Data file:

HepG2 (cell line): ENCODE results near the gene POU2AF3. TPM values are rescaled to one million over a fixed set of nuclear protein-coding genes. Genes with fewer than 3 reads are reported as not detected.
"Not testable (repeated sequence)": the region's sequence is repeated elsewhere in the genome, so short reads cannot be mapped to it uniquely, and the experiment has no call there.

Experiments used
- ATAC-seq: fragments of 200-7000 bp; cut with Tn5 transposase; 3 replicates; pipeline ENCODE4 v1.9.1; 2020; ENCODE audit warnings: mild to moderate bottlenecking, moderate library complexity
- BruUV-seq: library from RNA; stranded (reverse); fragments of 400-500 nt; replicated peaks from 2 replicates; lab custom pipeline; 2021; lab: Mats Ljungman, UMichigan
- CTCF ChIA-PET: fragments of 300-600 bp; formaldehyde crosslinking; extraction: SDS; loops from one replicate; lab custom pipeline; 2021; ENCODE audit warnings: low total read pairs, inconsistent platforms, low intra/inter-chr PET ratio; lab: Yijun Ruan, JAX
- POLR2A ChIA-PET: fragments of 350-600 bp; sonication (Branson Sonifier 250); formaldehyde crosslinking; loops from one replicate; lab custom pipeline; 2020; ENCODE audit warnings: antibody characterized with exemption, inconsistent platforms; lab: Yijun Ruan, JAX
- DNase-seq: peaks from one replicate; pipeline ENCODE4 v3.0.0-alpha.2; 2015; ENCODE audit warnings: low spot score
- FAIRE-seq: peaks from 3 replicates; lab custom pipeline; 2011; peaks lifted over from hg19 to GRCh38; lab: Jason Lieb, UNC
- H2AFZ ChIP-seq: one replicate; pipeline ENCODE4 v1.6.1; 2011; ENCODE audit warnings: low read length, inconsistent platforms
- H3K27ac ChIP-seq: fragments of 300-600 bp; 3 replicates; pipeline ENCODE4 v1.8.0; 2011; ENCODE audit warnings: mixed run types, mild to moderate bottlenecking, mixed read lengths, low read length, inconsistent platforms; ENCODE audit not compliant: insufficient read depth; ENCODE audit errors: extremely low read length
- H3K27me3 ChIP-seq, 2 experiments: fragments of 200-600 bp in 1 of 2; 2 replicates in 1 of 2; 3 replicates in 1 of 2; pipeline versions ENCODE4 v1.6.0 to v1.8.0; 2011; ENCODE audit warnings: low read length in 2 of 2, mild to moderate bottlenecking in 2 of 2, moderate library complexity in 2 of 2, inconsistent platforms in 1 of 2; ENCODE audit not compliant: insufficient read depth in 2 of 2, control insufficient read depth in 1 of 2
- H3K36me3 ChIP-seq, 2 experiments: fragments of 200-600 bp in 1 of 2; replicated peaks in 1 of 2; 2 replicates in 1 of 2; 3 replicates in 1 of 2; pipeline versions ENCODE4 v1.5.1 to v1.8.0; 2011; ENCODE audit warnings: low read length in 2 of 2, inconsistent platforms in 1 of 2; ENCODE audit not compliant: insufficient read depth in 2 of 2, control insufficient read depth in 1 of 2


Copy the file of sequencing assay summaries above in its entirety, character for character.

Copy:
HepG2 (cell line): ENCODE results near the gene POU2AF3. TPM values are rescaled to one million over a fixed set of nuclear protein-coding genes. Genes with fewer than 3 reads are reported as not detected.
"Not testable (repeated sequence)": the region's sequence is repeated elsewhere in the genome, so short reads cannot be mapped to it uniquely, and the experiment has no call there.

Experiments used
- ATAC-seq: fragments of 200-7000 bp; cut with Tn5 transposase; 3 replicates; pipeline ENCODE4 v1.9.1; 2020; ENCODE audit warnings: mild to moderate bottlenecking, moderate library complexity
- BruUV-seq: library from RNA; stranded (reverse); fragments of 400-500 nt; replicated peaks from 2 replicates; lab custom pipeline; 2021; lab: Mats Ljungman, UMichigan
- CTCF ChIA-PET: fragments of 300-600 bp; formaldehyde crosslinking; extraction: SDS; loops from one replicate; lab custom pipeline; 2021; ENCODE audit warnings: low total read pairs, inconsistent platforms, low intra/inter-chr PET ratio; lab: Yijun Ruan, JAX
- POLR2A ChIA-PET: fragments of 350-600 bp; sonication (Branson Sonifier 250); formaldehyde crosslinking; loops from one replicate; lab custom pipeline; 2020; ENCODE audit warnings: antibody characterized with exemption, inconsistent platforms; lab: Yijun Ruan, JAX
- DNase-seq: peaks from one replicate; pipeline ENCODE4 v3.0.0-alpha.2; 2015; ENCODE audit warnings: low spot score
- FAIRE-seq: peaks from 3 replicates; lab custom pipeline; 2011; peaks lifted over from hg19 to GRCh38; lab: Jason Lieb, UNC
- H2AFZ ChIP-seq: one replicate; pipeline ENCODE4 v1.6.1; 2011; ENCODE audit warnings: low read length, inconsistent platforms
- H3K27ac ChIP-seq: fragments of 300-600 bp; 3 replicates; pipeline ENCODE4 v1.8.0; 2011; ENCODE audit warnings: mixed run types, mild to moderate bottlenecking, mixed read lengths, low read length, inconsistent platforms; ENCODE audit not compliant: insufficient read depth; ENCODE audit errors: extremely low read length
- H3K27me3 ChIP-seq, 2 experiments: fragments of 200-600 bp in 1 of 2; 2 replicates in 1 of 2; 3 replicates in 1 of 2; pipeline versions ENCODE4 v1.6.0 to v1.8.0; 2011; ENCODE audit warnings: low read length in 2 of 2, mild to moderate bottlenecking in 2 of 2, moderate library complexity in 2 of 2, inconsistent platforms in 1 of 2; ENCODE audit not compliant: insufficient read depth in 2 of 2, control insufficient read depth in 1 of 2
- H3K36me3 ChIP-seq, 2 experiments: fragments of 200-600 bp in 1 of 2; replicated peaks in 1 of 2; 2 replicates in 1 of 2; 3 replicates in 1 of 2; pipeline versions ENCODE4 v1.5.1 to v1.8.0; 2011; ENCODE audit warnings: low read length in 2 of 2, inconsistent platforms in 1 of 2; ENCODE audit not compliant: insufficient read depth in 2 of 2, control insufficient read depth in 1 of 2